Some employees report squaring off with the robots that designate their workload, unable to perform to the same standards generated by the computers.

5 Just Because You’re Sick Or Injured Doesn’t Mean You Can Slow Down

Speed is everything. Efficiency is key. Humans are totally replaceable. Workplace injuries in the Amazon Fulfillment Centres are common because of the strenuous work and repetitive motions, both of which are terrible for the human body to undergo. Employees are unable to take sick days and are often forced to come to work while ill, otherwise they risk losing their jobs.

Being fired can occur without notice, with some former employees reporting that they showed up to work only to find their ID cards no longer let them in the building.

Workplace injuries in the warehouses are often brushed under the rug, and employees who cannot preform because of their injuries will be let go of because it’s easier to replace them and maintain rate than it is to wait for them to convalesce or reassign them. Talk about a real life American Horror Story.

4 Security Is Extremely High To Prevent Employees From Stealing At Their Own Expense

Robots, trackers, metal detectors, cameras. Amazon truly has it all. It seems like the more information that comes out of Amazon’s warehouses, the closer we are to living in a Black Mirror world IRL.

The employees are forced to wait in long lines to pass through TSA style security – including bag checks, pat downs, and metal detectors.

All of this is done in the name of loss prevention, which is apparently a big enough deal that the company spends millions each year developing its loss prevention strategies. Who can blame them, though? It must be hard to be broke, tired, and surrounded by a seemingly infinite amount of toilet paper and books. Amazon is currently at the centre of a conspiracy theory that its new Alexa home smart speaker can spy on users and track their information, so it’s no surprise that they implement next-level security and tracking in their own warehouses. Stay alert, I guess. You never know who’s watching.

3 Lazy Employees Who Don’t Get Fired Have To Sweep The Floor For Up To 12 Hours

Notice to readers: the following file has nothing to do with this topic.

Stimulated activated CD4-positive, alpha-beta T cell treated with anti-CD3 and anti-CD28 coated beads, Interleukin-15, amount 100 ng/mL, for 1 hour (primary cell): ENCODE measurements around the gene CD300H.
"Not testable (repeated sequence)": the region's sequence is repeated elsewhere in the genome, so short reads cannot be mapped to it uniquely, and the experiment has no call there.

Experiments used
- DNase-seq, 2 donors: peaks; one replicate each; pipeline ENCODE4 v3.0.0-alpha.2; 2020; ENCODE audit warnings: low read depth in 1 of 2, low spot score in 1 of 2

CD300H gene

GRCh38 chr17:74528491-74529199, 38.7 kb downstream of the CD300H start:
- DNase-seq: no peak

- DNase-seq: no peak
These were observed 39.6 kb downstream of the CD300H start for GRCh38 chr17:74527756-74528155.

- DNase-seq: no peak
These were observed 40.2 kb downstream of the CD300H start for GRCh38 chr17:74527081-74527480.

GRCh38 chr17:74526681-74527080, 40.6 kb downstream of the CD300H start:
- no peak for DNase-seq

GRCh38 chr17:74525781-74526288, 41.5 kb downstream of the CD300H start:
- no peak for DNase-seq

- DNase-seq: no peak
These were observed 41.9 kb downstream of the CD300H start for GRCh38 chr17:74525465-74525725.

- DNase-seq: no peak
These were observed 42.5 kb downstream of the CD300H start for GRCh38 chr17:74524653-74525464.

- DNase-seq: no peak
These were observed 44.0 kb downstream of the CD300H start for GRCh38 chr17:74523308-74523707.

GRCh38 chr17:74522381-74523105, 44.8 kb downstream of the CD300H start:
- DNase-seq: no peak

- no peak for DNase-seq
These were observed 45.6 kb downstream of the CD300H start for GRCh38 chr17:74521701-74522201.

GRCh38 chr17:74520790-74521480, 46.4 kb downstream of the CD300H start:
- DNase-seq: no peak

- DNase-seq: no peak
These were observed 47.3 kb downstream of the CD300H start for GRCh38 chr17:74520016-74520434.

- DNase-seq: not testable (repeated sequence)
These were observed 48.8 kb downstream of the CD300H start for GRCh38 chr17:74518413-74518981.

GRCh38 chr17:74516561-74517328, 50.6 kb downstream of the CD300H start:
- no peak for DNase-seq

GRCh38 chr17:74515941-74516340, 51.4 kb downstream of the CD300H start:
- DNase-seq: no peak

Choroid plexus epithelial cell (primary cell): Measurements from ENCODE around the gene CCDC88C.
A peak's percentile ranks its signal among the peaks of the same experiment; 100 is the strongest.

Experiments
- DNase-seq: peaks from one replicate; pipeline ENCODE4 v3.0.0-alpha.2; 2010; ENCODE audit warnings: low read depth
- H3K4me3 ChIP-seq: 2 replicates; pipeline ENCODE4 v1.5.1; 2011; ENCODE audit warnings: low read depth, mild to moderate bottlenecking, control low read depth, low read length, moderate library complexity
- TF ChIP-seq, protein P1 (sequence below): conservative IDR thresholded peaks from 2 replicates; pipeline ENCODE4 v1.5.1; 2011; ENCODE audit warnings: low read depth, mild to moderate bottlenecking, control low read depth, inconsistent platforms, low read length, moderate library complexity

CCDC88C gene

This is being phased out because of the robots, but for a long time, lazy employees would be punished by being put on broom duty. This meant pushing an enormous broom around the warehouse for 12 hours a day.

Imagine sweeping an entire football field, non stop, for a whole day.

Some employees initially would try to be put on broom duty because it’s way easier than shipping and packing all day long, but reality would quickly set in. The task is boring and torturous. Now, the company has a tendency to simply terminate under-achieving employees, but this is still implemented as a punishment to make an example of some people. It’s no fun, but there doesn’t seem to be many redeeming qualities in working here anyway.

2 Workers CANNOT Talk To Coworkers Yet Spend Shifts Alone Surrounded By Thousands Of People

Working in an Amazon Fulfillment Centre seems like the loneliest job in the entire world. Despite the presence of thousands of employees, the work does not require working in groups or teams.

Because of the individualized nature of the work, employees spend most of their shift alone, with their only contact being the robots zooming around them or the managers peeking around corners waiting to catch them sitting down.

If workers are close enough to each other that they can talk, they will be moved and reassigned when they’re caught. And the chances of them being caught are high, since any sign of underperformance on the computers will prompt an investigation. Weirdly enough, even talking to supervisors can slow you down enough to cause a write-up. Bleak. Steer clear of this job if you’re the chatty type, but let your introverted friends know Amazon is always hiring.

1 Employees Have Zero Job Security If They Mess Up

Being fired from Amazon is just as easy as being fired. The process is entirely automated and can happen without warning. There are no interviews in the beginning, only training and a criminal background check. After those who pass the background check are hired, they are subject to all of the above rules and regulations. It’s no secret that employees struggle to meet the expectations given to them by their managers and set by the computers.

Every single mistake an employee makes is a chance to remind them that they are replaceable.

It’s sad, but true. There are rumours that the company plants fake positive reviews on job sites like Glassdoor in an attempt to keep their high turnover rate a secret, blaming employees for being fired because of laziness. The line, however, between laziness and the incapability of meeting inhuman standards is a bit blurry. A job at Amazon just does not seem worth the trouble.